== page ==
Re: Believe it even if it isn't true theology

From: Iain Strachan <>
Date: Mon Feb 20 2006 - 02:07:54 EST

> DAvid Opderbeck wrote:
> >Glenn, I used to be a trial lawyer, and this is the kind of unfair
> question trial lawyers ask. It's not a "yes or no" question. >Period. You
> haven't addressed the point I made the first time you brought up the "green
> slug / Mormonism" hypo: in the >context of the faith tradition in question,
> is there a historical theology and a historical tradition of interpretation
> that
> >would allow the interpretation that accomodates modern understandings of
> science? If so, I would say "yes," a Green
> >Sluggist or Mormon could hold such views and be consistent with his / her
> faith tradition.
> Sorry David, I don't agree that it is an unfair question. Either a
> slugist can use the technique or he can't. The only reason you could
> possibly say it is more complex is if you decide a priori that one position
> is the preferred position. I would say the tradition of interpretation is
> utterly irrelevant because even within Christianity, there was a first case
> of a person using the 'interpretation that accomodates modern understandings
> of science'. Prior to that first case there was no tradition. That first
> person went against tradition and thus, your need for a tradition is
> irrelevant.
> But, thanks for answering the question (something some have spent months
> avoiding). If he is allowed to do it, does that mean the theology his
> religion teaches is true? How do you tell his true theology from our true
> theology? How does one in your view, distinguish true from false theology
> without a self-referential or begging the question approach?

I'd like to have a shot at answering Glenn's first question. Yes, of course
any set of beliefs can be accomodated to modern science by invoking the idea
that the "wrong science" was figurative. But I think the question is, if
not unfair, then at least it's of the "have you stopped beating your wife
yet?" category. There isn't any answer we can give that is going to be
satisfactory. In the end, faith is faith - and by definition it can't be
proved scientifically - one can point to evidence (e.g. evidence of the
resurrection etc) but at the end of it all, we've all made a step of faith
and said "I believe". That is inevitable.

But as far as "wrong science" is concerned, I'm reminded of a prayer meeting
I attended when at University. One of the guys in the prayer meeting, whose
subject was Physical Chemistry gave praise to God for the wonder of the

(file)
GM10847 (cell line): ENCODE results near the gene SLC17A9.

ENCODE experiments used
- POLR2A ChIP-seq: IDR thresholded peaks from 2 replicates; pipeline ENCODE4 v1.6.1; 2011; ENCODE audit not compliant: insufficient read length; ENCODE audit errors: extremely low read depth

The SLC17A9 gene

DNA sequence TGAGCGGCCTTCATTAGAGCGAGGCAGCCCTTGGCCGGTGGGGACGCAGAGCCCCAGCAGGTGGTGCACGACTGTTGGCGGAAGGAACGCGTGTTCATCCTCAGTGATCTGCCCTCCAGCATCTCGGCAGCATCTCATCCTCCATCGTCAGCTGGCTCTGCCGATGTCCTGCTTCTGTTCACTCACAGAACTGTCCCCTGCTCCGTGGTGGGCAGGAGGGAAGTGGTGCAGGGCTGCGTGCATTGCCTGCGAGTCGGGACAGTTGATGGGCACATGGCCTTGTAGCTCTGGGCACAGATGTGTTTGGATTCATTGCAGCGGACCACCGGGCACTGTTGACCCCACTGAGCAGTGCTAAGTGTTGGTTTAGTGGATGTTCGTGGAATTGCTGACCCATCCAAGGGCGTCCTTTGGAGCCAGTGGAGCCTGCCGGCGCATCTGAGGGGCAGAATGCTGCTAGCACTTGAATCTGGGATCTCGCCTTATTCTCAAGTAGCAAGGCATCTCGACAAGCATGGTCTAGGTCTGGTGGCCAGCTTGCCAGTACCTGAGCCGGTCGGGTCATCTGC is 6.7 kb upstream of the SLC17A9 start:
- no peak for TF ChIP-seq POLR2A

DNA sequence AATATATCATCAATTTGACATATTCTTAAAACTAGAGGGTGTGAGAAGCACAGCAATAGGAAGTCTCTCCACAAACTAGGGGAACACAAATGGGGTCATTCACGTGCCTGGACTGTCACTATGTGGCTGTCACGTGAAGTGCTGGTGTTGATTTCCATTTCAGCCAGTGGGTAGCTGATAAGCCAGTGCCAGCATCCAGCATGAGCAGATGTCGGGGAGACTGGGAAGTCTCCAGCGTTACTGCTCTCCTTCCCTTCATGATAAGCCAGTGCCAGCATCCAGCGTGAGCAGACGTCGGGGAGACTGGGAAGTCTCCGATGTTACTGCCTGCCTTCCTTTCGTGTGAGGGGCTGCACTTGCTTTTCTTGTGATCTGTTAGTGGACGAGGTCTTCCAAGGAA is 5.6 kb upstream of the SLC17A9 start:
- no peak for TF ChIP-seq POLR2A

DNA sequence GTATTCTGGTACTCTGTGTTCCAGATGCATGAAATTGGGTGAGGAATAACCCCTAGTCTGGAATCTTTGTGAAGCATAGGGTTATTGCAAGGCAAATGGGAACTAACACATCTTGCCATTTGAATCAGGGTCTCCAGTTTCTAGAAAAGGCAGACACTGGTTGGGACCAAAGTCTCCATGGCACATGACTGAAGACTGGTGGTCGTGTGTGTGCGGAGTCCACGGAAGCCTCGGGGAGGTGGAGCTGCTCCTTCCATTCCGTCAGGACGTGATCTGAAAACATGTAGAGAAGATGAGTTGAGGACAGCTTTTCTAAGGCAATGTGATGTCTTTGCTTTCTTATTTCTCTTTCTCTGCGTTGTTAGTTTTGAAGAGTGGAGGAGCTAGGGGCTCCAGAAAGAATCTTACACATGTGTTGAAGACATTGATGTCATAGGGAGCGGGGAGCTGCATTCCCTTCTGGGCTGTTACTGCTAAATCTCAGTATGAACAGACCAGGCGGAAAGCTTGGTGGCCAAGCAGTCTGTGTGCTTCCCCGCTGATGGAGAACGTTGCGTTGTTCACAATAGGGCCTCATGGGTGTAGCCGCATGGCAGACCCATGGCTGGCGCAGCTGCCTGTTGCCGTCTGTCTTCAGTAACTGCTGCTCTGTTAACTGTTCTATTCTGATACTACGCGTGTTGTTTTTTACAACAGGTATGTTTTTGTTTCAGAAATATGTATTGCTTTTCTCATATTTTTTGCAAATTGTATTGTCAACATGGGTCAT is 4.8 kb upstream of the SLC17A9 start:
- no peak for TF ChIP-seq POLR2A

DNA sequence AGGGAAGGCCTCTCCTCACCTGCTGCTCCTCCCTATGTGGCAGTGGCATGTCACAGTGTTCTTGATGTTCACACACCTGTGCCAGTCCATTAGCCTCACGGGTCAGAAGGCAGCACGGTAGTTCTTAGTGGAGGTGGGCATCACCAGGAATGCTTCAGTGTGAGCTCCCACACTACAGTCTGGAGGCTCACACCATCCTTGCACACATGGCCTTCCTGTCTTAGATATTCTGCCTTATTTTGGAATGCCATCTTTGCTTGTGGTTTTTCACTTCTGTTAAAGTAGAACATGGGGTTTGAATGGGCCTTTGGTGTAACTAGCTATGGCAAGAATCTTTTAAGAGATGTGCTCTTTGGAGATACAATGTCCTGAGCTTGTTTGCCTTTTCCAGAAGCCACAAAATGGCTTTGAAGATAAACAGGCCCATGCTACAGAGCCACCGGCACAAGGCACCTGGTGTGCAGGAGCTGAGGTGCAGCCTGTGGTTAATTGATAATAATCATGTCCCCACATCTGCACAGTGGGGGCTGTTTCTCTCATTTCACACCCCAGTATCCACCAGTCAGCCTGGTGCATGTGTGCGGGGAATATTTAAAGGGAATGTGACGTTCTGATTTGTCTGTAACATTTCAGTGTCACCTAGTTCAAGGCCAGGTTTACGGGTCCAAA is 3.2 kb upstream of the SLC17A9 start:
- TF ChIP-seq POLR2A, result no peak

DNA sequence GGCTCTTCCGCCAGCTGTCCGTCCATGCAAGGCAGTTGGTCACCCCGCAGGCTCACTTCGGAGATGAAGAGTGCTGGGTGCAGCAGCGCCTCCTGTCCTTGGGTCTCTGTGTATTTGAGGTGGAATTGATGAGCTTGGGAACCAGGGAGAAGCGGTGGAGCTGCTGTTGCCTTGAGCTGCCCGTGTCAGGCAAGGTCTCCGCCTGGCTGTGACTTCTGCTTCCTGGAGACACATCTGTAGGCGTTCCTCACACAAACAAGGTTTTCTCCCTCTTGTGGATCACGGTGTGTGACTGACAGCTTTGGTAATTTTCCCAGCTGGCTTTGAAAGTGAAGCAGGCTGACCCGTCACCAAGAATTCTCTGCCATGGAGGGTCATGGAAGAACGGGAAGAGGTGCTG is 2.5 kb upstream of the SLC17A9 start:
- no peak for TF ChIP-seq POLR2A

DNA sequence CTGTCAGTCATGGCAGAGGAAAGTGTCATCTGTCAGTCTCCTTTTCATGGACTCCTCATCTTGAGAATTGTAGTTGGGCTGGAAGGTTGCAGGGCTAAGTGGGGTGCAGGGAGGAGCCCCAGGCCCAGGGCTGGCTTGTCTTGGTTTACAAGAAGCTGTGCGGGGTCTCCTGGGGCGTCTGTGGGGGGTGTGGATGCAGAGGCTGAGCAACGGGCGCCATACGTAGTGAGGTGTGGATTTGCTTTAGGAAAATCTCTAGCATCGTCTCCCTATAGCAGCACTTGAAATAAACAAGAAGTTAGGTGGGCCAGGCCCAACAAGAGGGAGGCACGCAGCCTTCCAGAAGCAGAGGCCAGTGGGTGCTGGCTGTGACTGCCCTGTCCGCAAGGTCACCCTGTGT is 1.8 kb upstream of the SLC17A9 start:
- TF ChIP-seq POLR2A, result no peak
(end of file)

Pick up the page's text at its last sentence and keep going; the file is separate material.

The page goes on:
atomic energy orbitals. I guess everyone who is a scientist will
immediately have an image of those diagrams of wave function shapes that you
see in text books. But equally we're aware that this is in itself just a
pictorial metaphor. There isn't really a smeared out cloud of electron
density of specific shape, it's a probability distribution, and most of us
have difficulty imagining the probabilistic interpretation of Quantum
Mechanics (God doesn't play dice etc). So that prayer was uttered given a
limited understanding of the truth. But this is not to say God didn't
honour that prayer, or that the prayer wasn't inspired by the Holy Spirit.
Nor is it required that such a prayer should be accompanied by a prophetic
word that reveals the true nature of Quantum Mechanics - the true "Theory of
Everything" of which QM is but a small component . Take it back 100 years
or so and one might imagine someone similarly uttering a prayer of praise to
God for the orderliness of a universe where Force = Mass x Acceleration ,
again in fact an approximation to the truth, but the prayer isn't
invalidated by the fact that in the next century, to be strictly true we
need to take relativistic corrections into account, and God isn't beholden
to give the person praying a revelation of relativity.

My point is that anything written down in praise of God is within our
current understanding of nature - God doesn't (usually) give scientific
revelations. And the same is true of any belief system. There is no answer
to your atheist question here, let's be honest about it. And as Christians
we believe that to be born again we have to be convicted by the Holy Spirit
(John 3:6 - Flesh gives birth to flesh, but the Spirit gives birth to

I know that's probably not a satisfactory answer to your question, Glenn,
but it's my best shot at the moment.

Received on Mon Feb 20 02:09:23 2006

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